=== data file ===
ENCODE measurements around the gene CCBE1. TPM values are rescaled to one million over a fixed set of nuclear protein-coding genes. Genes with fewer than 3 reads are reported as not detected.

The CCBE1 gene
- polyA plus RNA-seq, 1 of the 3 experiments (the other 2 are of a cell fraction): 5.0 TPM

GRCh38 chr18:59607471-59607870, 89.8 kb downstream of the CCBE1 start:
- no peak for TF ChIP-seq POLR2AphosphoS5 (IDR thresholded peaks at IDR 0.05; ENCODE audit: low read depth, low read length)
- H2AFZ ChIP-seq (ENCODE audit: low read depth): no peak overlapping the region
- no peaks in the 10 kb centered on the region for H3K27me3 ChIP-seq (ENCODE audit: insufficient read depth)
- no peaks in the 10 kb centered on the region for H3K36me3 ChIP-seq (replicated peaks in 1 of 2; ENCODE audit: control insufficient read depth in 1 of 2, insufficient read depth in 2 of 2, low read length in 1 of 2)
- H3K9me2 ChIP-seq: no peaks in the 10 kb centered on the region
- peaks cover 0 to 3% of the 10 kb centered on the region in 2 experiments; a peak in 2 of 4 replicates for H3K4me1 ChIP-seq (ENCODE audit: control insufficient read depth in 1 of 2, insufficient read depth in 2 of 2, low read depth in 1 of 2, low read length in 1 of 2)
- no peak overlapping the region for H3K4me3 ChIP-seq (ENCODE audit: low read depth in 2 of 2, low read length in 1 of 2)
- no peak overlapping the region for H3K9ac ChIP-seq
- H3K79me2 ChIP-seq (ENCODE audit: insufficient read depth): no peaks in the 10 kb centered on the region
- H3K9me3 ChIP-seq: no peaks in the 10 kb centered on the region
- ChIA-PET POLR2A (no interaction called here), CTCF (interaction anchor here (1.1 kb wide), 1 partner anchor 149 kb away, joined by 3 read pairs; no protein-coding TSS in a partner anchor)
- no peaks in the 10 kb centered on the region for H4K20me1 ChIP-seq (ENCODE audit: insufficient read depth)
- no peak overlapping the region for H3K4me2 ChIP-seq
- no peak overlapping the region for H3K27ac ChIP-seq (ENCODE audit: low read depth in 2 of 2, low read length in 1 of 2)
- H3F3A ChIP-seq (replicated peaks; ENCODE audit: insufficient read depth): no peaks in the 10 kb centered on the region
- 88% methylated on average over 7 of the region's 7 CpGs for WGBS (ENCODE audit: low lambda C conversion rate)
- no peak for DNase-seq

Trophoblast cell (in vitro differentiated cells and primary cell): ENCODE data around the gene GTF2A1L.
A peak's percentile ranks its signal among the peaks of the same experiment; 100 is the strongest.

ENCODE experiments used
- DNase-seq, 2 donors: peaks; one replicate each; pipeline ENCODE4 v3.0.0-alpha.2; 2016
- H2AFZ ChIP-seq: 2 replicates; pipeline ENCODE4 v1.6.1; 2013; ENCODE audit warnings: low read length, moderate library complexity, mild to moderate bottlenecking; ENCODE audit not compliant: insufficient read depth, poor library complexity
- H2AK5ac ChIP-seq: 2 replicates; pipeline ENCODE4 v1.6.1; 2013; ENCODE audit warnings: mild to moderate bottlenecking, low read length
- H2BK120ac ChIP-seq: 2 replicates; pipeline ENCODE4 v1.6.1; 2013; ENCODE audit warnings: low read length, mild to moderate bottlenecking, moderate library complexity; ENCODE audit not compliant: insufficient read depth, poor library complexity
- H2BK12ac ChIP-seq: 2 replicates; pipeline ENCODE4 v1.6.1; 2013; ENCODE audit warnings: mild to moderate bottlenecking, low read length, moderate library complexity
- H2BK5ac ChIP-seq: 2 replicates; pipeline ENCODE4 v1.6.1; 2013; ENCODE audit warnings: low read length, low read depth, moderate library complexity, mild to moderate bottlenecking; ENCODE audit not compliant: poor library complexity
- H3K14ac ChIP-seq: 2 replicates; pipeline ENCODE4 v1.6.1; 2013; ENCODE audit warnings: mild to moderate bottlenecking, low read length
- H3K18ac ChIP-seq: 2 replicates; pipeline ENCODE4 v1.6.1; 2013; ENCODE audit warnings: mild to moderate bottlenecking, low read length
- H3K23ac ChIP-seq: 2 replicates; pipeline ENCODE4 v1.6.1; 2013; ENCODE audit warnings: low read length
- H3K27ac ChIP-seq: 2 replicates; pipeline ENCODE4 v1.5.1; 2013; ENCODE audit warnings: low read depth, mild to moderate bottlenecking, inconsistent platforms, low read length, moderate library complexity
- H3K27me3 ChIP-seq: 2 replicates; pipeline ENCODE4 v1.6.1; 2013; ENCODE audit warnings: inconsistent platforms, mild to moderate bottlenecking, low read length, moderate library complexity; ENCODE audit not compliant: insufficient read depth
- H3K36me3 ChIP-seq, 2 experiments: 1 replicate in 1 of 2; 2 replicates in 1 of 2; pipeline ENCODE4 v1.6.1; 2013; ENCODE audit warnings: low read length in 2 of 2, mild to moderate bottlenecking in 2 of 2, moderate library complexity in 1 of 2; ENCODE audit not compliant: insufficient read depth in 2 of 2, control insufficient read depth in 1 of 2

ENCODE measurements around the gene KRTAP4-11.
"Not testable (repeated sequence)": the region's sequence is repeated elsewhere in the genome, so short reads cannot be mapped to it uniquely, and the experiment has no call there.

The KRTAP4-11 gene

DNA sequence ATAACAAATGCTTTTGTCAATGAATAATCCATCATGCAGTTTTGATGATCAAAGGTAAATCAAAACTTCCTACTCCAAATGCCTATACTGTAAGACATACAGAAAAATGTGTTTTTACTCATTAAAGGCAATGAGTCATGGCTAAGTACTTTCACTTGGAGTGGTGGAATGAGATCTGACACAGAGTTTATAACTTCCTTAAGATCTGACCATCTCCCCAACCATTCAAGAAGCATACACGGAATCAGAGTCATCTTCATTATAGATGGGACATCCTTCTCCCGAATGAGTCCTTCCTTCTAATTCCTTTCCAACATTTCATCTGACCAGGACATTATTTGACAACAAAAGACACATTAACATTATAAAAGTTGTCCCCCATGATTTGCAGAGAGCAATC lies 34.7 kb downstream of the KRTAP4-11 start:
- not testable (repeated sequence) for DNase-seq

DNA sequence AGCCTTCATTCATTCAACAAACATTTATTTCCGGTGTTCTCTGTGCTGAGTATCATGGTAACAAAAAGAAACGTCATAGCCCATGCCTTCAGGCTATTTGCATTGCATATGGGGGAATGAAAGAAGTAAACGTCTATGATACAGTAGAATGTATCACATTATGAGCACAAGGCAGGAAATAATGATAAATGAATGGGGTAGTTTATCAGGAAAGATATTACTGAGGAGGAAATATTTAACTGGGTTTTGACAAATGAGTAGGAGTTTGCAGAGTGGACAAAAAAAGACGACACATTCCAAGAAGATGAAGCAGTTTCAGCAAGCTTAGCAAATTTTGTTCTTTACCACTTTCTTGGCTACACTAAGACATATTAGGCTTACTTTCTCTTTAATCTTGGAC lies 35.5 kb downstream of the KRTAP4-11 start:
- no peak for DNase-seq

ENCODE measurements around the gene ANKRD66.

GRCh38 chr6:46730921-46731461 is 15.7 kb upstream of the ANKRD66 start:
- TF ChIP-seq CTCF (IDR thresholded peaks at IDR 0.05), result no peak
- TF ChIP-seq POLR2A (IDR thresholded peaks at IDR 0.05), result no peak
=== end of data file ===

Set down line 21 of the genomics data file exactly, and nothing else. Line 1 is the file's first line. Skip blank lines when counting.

- no peak for DNase-seq